This course is designed to help students conceptualize issues and opportunities in teaching their disciplinary content to diverse students and in different classroom contexts. Up to ten hours of community-based service/observation required. In this course, students will analyze and reflect on how teaching in their disciplines is informed by diverse cultures of schooling and youth, including the influences of economic, social, cultural, political, gender, and religious factors on schooling, educational policy and opportunity. Students will use disciplinary content to critically and creatively reflect on the teaching of that content in secondary schools. Students will be introduced to issues and ways of presenting essential disciplinary content in ways that engage diverse learners, including learners who have not been served well by formal education. Students will also develop a theory of teaching that emphasizes the intersection of disciplinary content with multicultural perspectives. Offered during Spring term only.

PHY 310

MECHANICS I

Newtonina motion in a one-, two-, and three-dimensional motion, conservative systems, variational principles, Lagrangian and Hamiltonian mechanics, central-force problems.
Prerequisites:
PHY 300 is a prerequisite for this course.

MAT 261

MULTIVARIABLE CALCULUS II

Lagrange multipliers, double and iterated integrals, area by double integrals, triple integrals, triple integrals in cylindrical and spherical coordinates, line integrals, vector fields, conservative vector fields and potential functions, Green?s Theorem, surface integrals, Stokes? Theorem, Gauss? Theorem.
Prerequisites:
MAT 260 is a prerequisite for this class.

CHE 130

GENERAL CHEMISTRY I

This introductory course for science majors emphasizes the composition of matter, atomic and molecular structure, bonding and chemical reactions. It is the first in the three-course sequence of General Chemistry. This course meets for three hours of lecture and one hour of discussion per week. CO-REQUISITE(S): CHE 131.
Prerequisites:
MAT 130 or (CHE 128 and CHE 129) is a prerequisite for this class.

CHE 131

GENERAL CHEMISTRY I LABORATORY

Laboratory course to be taken in conjunction with CHE 130. The course meets weekly for three hours. The experimental techniques provide hands-on experience with the course material in CHE130. CO-REQUISITE(S): CHE130. Lab fee.
Prerequisites:
MAT 130 or (CHE 128 and CHE 129) is a prerequisite for this class.

CHE 132

GENERAL CHEMISTRY II

Second course of three in the General Chemistry series. Topics discussed include: common states of matter, phase transitions, properties of solutions, kinetics and equilibrium. This course meets for three hours of lecture and one hour of discussion per week. CO-REQUISITE(S): CHE133.
Prerequisites:
CHE 130 and CHE 131 are a prerequisite for this class.

CHE 133

GENERAL CHEMISTRY LABORATORY II

Laboratory to be taken in conjunction with CHE 132. The Course meets weekly for three hours. The experimental techniques learned in lab provide hands-on experience with the course material in CHE132. CO-REQUISITE(S): CHE 132. Lab fee.
Prerequisites:
CHE 130 and 131 are a prerequisite for this class.

CHE 134

GENERAL CHEMISTRY III

Third of three courses in the General Chemistry sequence. Topics included in lecture: chemical equilibrium in aqueous solution (acids and bases, solubility, complex ion formation), Thermodynamics (entropy and free energy), electrochemistry, chemistry of d-block elements and descriptive chemistry. CO-REQUISITE(S): CHE135.
Prerequisites:
CHE 132 and CHE 133 are a prerequisite for this class.

CHE 135

GENERAL CHEMISTRY LABORATORY III

Laboratory to be taken in conjunction with CHE 134. The Course meets weekly for three hours. The experimental techniques provide hands-on experience with the course material in CHE134. CO-REQUISITE(S): CHE 134. Lab fee.
Prerequisites:
CHE 132 and CHE 133 are a prerequisite for this class.

PHY 170

UNIVERSITY PHYSICS I

This course provides a comprehensive, calculus-based introduction to Newtonian mechanics. Topics include vectors, Newton's laws, linear and rotational motion. Course intended for majors in a physical science, required for the physics major. Laboratory fee. Autumn. COREQUISITE(S): MAT 147 or MAT 160 or MAT 170.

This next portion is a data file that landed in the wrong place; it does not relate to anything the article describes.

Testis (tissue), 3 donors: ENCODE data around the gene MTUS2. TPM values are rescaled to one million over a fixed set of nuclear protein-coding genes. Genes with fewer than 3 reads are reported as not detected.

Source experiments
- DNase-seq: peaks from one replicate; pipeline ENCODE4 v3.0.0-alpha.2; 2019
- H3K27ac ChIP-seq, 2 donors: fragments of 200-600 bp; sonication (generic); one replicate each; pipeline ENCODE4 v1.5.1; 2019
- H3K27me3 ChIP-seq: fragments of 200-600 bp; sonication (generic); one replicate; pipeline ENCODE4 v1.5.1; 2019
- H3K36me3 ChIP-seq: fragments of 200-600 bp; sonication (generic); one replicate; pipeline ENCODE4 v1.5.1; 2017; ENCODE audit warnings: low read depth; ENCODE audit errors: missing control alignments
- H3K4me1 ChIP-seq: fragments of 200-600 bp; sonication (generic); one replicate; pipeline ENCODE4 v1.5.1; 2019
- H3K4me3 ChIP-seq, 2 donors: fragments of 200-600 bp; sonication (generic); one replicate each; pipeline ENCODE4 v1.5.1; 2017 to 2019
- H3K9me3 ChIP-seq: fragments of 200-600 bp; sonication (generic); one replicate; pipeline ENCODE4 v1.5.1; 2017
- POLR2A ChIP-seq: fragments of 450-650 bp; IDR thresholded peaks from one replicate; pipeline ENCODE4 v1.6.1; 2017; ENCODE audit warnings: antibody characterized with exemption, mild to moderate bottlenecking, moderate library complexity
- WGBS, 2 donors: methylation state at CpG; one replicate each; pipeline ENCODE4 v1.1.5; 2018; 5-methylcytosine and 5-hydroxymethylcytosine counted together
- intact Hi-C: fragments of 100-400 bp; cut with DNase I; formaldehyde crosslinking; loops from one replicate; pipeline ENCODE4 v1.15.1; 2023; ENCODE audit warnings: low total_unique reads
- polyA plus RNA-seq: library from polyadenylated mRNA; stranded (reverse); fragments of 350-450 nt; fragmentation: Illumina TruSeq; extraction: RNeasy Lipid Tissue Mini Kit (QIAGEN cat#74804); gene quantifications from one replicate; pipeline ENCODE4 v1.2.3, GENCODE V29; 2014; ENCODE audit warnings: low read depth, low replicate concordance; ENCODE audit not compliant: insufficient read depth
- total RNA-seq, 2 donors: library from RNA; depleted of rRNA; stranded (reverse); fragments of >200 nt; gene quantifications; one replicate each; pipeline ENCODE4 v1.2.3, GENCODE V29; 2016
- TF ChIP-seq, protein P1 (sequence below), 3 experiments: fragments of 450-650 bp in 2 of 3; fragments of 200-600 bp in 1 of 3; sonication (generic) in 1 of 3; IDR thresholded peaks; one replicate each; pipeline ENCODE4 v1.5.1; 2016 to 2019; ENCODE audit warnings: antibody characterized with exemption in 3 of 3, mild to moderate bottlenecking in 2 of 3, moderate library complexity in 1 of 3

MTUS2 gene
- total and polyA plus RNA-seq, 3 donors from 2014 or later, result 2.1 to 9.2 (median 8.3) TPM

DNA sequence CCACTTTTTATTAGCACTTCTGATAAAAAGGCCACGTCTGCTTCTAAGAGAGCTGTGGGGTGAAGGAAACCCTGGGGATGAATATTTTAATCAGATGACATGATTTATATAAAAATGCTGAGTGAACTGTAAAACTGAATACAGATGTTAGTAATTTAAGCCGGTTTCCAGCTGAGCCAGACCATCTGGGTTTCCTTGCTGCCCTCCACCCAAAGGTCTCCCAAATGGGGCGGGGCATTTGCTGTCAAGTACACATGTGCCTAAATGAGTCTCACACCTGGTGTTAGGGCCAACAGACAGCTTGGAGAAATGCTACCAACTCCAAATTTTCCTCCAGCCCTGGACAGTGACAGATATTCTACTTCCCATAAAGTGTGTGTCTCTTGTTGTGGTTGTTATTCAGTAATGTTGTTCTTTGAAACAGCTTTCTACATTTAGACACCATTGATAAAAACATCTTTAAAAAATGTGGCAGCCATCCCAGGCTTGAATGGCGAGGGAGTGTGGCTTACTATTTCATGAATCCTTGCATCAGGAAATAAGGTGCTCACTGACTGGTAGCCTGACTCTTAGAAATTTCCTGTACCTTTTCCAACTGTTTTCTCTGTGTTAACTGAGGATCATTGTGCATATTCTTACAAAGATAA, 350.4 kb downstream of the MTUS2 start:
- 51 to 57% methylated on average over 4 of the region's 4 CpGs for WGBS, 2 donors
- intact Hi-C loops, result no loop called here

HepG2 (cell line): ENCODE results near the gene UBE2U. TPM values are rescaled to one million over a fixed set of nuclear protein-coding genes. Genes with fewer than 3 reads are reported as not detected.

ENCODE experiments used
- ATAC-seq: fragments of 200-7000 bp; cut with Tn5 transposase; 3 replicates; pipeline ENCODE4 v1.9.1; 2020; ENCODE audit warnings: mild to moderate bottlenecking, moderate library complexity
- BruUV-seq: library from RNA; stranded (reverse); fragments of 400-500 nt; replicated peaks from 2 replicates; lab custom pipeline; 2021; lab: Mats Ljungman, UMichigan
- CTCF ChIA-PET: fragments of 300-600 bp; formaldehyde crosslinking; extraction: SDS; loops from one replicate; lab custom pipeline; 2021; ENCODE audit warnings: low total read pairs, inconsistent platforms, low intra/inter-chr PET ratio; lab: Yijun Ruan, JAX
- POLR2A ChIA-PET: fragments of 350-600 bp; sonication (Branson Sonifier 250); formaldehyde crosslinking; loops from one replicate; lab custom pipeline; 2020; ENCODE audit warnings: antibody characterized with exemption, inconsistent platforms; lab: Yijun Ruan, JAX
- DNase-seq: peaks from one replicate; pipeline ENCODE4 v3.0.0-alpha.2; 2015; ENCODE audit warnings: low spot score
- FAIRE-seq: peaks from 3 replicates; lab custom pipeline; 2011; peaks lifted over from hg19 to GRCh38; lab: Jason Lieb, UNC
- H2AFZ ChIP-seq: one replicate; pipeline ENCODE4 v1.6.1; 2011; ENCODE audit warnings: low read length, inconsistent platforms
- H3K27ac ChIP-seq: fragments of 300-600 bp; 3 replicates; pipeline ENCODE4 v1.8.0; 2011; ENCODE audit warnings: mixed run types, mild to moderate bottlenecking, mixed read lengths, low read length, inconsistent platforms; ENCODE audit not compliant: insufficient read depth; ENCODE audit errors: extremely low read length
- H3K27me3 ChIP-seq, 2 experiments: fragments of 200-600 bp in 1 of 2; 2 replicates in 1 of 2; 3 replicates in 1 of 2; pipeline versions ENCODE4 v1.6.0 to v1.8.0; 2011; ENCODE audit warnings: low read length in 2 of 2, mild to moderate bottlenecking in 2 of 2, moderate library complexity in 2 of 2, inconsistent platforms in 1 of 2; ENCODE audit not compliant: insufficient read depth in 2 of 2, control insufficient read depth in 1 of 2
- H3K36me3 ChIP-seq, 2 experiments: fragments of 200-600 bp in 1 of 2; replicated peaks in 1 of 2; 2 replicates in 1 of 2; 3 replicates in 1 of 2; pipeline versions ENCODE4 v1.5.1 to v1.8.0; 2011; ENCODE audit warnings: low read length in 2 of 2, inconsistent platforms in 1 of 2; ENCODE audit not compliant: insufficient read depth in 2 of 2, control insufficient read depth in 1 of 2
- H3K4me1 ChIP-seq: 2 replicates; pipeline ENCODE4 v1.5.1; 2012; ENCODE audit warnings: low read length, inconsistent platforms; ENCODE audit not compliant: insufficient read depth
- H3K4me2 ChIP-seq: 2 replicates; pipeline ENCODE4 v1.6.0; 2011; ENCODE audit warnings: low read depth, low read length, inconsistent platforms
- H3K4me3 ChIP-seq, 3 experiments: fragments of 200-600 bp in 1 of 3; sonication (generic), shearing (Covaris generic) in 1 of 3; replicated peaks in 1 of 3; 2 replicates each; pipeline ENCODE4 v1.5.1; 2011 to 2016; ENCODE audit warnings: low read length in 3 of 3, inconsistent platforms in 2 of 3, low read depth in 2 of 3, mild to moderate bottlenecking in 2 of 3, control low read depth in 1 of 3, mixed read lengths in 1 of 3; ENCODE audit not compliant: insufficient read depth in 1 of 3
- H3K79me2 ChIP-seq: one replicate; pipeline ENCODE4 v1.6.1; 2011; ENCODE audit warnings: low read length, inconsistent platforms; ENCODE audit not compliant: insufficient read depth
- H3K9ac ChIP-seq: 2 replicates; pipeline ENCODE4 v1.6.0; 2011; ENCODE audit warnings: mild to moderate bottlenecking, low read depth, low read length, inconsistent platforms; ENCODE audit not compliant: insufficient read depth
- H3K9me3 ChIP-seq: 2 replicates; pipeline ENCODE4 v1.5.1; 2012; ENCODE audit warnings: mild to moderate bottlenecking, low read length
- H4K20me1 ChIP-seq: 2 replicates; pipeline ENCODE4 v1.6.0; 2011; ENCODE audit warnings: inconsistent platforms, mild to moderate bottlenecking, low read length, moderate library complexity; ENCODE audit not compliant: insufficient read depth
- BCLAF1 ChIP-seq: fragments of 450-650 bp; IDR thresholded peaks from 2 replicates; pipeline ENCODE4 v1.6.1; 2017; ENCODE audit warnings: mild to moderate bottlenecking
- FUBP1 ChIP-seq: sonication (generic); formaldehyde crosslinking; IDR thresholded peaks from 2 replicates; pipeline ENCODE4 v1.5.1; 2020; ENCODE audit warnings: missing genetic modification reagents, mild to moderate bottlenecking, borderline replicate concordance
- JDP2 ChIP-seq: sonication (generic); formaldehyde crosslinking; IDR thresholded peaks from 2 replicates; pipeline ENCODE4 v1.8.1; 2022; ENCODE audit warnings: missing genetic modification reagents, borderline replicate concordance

Prerequisites:
MAT 147 or MAT 160 or MAT 170 is a corequisite for this class.

PHY 171

UNIVERSITY PHYSICS II

A continuation of PHY 170. Topics include heat, sound and light. Laboratory fee. Winter COREQUISITE(S): MAT 161 or 171 or 148.
Prerequisites:
PHY 170 is a prerequisite for this course.

PHY 172

UNIVERSITY PHYSICS III

A continuation of PHY 171. Topics include electricity and magnetism. Laboratory fee. Spring COREQUISITE(S):MAT 162 or 172 or 149.
Prerequisites:
PHY 171 is a prerequisite for this course.

PHY 270

UNIVERSITY PHYSICS IV

An introduction to 20th-century physics. Topics include special relativity, quantum mechanics, and statistical analysis of data. Lab Fee Autumn
Prerequisites:
PHY 172 is a prerequisite for this course.

PHY 300

METHODS OF COMPUTATIONAL AND THEORETICAL PHYSICS I

Computational and theoretical methods in ordinary differential equations, complex numbers, systems of equations, phase plane analysis, bifurcations. Applications to damped, driven oscillators, electronics. Lab Fee Winter COREQUISITE(S):MAT 261.

PHY 301

METHODS OF COMPUTATIONAL AND THEORETICAL PHYSICS II

Fourier series, Fourier transforms, partial differential equations, Legendre polynomials, special functions. Applications to wave motion, electricity and magnetism, modern physics, optics. lab fee. Spring
Prerequisites:
PHY 300 is a prerequisite for this course.

MAT 160

CALCULUS FOR MATHEMATICS AND SCIENCE MAJORS I

Limits, continuity, the derivative, rules of differentiation, applications of the derivative, extrema, curve sketching, and optimization. Course meets for an additional 1.5 hour lab session each week in order to cover the material in greater depth. Students considering a math major are advised to take the 160 or 170 sequence.
Prerequisites:
MAT 131 or placement by test is a prerequisite for this class.

MAT 161

CALCULUS FOR MATHEMATICS AND SCIENCE MAJORS II

Definite and indefinite integrals, the Fundamental Theorem of Calculus, applications of the integral, exponential and logarithmic functions, inverse trigonometric functions, techniques of integration. Course meets for an additional 1.5 hour lab session each week in order to cover the material in greater depth.
Prerequisites:
MAT 150 or MAT 160 or MAT 170 is a prerequisite for this course.

MAT 162

CALCULUS FOR MATHEMATICS AND SCIENCE MAJORS III

L'Hopital's rule, improper integrals, sequences and series, Taylor polynomials. Course meets for an additional 1.5 hour lab session each week in order to cover the material in greater depth.
Prerequisites:
MAT 151 or MAT 161 or MAT 171 is a prerequisite for this class.

MAT 260

MULTIVARIABLE CALCULUS I

Vectors, dot and cross products, lines and planes, cylinders and quadric surfaces, vector-valued functions, parametrization of plane curves and three dimensional curves, arc length, curvature and normal vector, functions of several independent variables, partial derivatives, the chain rule, directional derivatives, differentials, extreme values.
Prerequisites:
MAT 149 or MAT 152 or MAT 162 or MAT 172 is a prerequisite for this class.